Good luck

Originally posted by @Dan Heuschele :
Originally posted by @Kendra Mattson:
Originally posted by @Dan Heuschele:

@Kendra Mattson

Do you have assets that you can use to bump you over the 20% equity if the appraisal comes in low so that it does not reflect 20% equity? I would much rather pay into equity than pay towards a PMI that I will never use.

The posts that indicate to get an unofficial appraisal from an RE agent is good advice and RE agent appraisal should be free (or worded better, provided in hopes of attaining good-will so that if you list your RE in the future you would consider listing it with them).  However, realize that, in general, the RE agent appraisal will be based on what they believe the RE can sell for and typically refinance appraisals come in less than purchase appraisals.  I would think you would need a RE agent appraisal that shows 25% equity to have a pretty good chance of getting a refinance appraisal that reflects 20% equity.

Good luck

 I don't have the money to bump up the equity unfortunately.

I spoke with a realtor this morning, and after discussing the comps and lowering the estimates to where I felt comfortable, we landed at an estimate of approx $540k/550k. The mortgage company said I need it to value at at least $504k - do you think that's enough of a buffer to justify spending the money to move forward in the process?

You never indicated what you owe and therefore it is hard to tell your equity. However, using $540K you would have 25% equity if you owe less than $405K. I would want some margin on my 25% equity would equate to 20% equity on a non-purchase appraisal. So if you owe less than $400K I suspect you have a good chance to get an appraisal that shows you have at least the 20% equity required to ditch the PMI. I do want to add I have seen some refinance appraisal so bad that even 5% equity margin would not suffice. Just over a year ago I appealed a refinance appraisal and got a $60K adjust on a single item (which by the way was still verifiably low).

I do not have much confidence in appraisers but they will typically find comps that work to justify a purchase price.  No such effort for appraisals that are not to justify a purchase (at least none if no target value is specified).

When you request an appraisal you typically can indicate a target value.  The appraiser could cut short the appraisal if it is not appearing to come in at the target value, saving the writing of the appraisal and saving a little of the cost.  If you truly have no money that you can add to bring you to the 20% equity goal I would definitely indicate the appraisal target value.  I probably would indicate the target value regardless.  In addition, I have wondered if the target value is provided if the appraiser is more likely to use comps that can justify the target value.  I think they should not, similar to I think purchase appraisal should value an RE the exact same as refinance appraisals.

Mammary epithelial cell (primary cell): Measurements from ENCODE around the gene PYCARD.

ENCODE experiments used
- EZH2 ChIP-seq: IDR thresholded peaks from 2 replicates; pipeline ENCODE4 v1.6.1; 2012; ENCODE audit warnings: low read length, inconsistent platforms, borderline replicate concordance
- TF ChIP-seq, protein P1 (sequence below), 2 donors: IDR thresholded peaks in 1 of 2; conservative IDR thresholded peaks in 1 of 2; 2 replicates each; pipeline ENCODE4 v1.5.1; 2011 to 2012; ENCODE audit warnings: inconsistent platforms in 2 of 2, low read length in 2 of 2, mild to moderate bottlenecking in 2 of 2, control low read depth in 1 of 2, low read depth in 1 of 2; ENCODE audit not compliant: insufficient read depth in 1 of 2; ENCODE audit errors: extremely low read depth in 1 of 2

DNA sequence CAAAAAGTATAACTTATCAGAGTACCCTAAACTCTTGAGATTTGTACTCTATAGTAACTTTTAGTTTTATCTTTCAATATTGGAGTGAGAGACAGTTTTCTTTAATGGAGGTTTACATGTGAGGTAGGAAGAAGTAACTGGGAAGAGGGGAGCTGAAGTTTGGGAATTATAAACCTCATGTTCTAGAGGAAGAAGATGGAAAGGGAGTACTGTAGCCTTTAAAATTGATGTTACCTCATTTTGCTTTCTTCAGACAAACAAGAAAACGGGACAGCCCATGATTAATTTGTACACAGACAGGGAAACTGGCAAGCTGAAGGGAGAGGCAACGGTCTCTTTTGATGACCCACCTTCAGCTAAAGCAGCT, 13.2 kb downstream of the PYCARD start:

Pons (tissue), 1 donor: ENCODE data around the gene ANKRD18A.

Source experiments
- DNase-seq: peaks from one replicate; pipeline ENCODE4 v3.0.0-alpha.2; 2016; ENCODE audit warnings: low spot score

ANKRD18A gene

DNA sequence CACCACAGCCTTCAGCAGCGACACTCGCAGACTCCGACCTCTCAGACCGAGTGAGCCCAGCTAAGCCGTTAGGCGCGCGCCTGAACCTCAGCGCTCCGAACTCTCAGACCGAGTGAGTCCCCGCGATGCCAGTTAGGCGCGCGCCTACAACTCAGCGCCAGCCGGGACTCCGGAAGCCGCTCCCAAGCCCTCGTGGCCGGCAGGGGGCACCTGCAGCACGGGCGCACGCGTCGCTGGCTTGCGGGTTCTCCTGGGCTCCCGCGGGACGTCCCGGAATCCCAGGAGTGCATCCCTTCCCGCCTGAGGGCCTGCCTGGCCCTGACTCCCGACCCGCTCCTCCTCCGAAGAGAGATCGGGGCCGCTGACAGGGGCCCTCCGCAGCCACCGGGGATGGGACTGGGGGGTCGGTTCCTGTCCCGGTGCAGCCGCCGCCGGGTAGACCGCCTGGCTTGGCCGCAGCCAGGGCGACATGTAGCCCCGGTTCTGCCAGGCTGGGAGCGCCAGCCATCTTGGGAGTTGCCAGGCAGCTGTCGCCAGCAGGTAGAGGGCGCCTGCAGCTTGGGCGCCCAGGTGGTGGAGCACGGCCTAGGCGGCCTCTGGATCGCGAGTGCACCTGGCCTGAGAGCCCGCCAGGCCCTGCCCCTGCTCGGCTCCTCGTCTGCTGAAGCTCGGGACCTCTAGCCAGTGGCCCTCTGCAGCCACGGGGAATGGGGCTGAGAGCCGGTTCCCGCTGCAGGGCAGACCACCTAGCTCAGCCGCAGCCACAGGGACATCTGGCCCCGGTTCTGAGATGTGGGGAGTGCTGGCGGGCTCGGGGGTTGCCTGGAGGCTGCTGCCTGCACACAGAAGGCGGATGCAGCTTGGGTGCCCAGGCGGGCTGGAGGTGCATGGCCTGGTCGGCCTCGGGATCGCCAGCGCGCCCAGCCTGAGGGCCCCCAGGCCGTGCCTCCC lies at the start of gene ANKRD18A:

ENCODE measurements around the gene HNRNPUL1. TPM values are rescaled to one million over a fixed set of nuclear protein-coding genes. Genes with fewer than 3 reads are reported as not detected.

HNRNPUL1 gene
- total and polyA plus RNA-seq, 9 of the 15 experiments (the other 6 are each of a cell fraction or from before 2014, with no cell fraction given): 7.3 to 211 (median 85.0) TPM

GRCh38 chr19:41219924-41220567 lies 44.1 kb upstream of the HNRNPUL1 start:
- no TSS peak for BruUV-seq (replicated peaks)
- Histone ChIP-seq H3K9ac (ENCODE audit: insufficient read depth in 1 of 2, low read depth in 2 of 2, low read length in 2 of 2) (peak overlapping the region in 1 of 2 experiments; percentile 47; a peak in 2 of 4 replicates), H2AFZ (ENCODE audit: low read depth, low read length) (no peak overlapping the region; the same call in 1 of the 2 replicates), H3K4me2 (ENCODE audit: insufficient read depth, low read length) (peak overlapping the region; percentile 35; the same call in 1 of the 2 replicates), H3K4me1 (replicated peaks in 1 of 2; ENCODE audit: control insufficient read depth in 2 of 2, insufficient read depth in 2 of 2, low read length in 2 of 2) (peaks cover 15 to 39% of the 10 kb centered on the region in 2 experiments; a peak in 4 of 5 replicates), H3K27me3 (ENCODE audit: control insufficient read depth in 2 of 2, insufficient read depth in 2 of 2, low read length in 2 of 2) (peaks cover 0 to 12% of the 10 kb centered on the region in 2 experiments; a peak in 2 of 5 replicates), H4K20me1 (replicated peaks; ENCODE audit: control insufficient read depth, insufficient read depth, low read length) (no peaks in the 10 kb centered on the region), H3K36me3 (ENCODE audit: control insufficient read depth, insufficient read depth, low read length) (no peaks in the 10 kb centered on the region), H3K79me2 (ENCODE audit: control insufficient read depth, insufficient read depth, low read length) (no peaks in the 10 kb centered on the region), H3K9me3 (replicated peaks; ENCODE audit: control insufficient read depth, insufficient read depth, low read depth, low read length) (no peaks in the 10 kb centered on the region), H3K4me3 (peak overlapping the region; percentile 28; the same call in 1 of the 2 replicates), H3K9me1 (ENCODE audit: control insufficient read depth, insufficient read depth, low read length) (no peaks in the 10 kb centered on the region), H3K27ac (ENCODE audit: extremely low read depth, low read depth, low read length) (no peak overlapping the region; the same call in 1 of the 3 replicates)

Good luck

 Oh I'm sorry, I thought I'd mentioned the balance. It's in the low $380k's and the mortgage company told me the house needs to appraise for ~$405k+ (they have a very specific number down to the dollar). I'm a bit worried because the mortgage company is the one that selects the appraiser/realtor (depending on which "appraisal" option I choose), so even though I pay them, I'd think the appraiser would be motivated to find a way to get the appraisal under the target so the company can keep more money/the appraisal can get more jobs from them. Or am I being too pessimistic?

Originally posted by @Kendra Mattson :
Originally posted by @Dan Heuschele:
Originally posted by @Kendra Mattson:
Originally posted by @Dan Heuschele:

@Kendra Mattson

Do you have assets that you can use to bump you over the 20% equity if the appraisal comes in low so that it does not reflect 20% equity? I would much rather pay into equity than pay towards a PMI that I will never use.

The posts that indicate to get an unofficial appraisal from an RE agent is good advice and RE agent appraisal should be free (or worded better, provided in hopes of attaining good-will so that if you list your RE in the future you would consider listing it with them).  However, realize that, in general, the RE agent appraisal will be based on what they believe the RE can sell for and typically refinance appraisals come in less than purchase appraisals.  I would think you would need a RE agent appraisal that shows 25% equity to have a pretty good chance of getting a refinance appraisal that reflects 20% equity.

Good luck

 I don't have the money to bump up the equity unfortunately.

I spoke with a realtor this morning, and after discussing the comps and lowering the estimates to where I felt comfortable, we landed at an estimate of approx $540k/550k. The mortgage company said I need it to value at at least $504k - do you think that's enough of a buffer to justify spending the money to move forward in the process?

You never indicated what you owe and therefore it is hard to tell your equity. However, using $540K you would have 25% equity if you owe less than $405K. I would want some margin on my 25% equity would equate to 20% equity on a non-purchase appraisal. So if you owe less than $400K I suspect you have a good chance to get an appraisal that shows you have at least the 20% equity required to ditch the PMI. I do want to add I have seen some refinance appraisal so bad that even 5% equity margin would not suffice. Just over a year ago I appealed a refinance appraisal and got a $60K adjust on a single item (which by the way was still verifiably low).